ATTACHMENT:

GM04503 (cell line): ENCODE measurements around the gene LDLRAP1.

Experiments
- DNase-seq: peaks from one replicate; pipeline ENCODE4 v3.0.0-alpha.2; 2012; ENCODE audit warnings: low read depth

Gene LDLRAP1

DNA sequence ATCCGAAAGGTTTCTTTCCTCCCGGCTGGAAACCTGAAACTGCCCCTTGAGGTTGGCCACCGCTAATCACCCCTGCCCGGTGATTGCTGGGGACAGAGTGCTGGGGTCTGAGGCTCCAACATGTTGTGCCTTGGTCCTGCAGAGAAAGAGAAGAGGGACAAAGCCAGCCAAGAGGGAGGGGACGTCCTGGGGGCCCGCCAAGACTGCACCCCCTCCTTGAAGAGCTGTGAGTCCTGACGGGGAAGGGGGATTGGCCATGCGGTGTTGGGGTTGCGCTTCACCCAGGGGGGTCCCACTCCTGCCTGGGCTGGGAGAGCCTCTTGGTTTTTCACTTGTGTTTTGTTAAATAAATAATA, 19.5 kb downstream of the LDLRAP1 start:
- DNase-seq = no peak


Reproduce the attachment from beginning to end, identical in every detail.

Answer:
GM04503 (cell line): ENCODE measurements around the gene LDLRAP1.

Experiments
- DNase-seq: peaks from one replicate; pipeline ENCODE4 v3.0.0-alpha.2; 2012; ENCODE audit warnings: low read depth

Gene LDLRAP1

DNA sequence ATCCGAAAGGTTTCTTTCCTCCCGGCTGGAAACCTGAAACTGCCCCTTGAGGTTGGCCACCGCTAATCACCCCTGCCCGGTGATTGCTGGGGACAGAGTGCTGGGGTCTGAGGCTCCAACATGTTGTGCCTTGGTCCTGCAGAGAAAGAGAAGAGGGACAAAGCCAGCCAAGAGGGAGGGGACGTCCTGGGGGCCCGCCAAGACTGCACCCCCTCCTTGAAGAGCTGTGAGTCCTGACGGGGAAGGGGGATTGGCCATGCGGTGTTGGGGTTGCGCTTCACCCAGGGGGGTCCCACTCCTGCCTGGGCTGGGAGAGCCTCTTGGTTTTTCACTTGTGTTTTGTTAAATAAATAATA, 19.5 kb downstream of the LDLRAP1 start:
- DNase-seq = no peak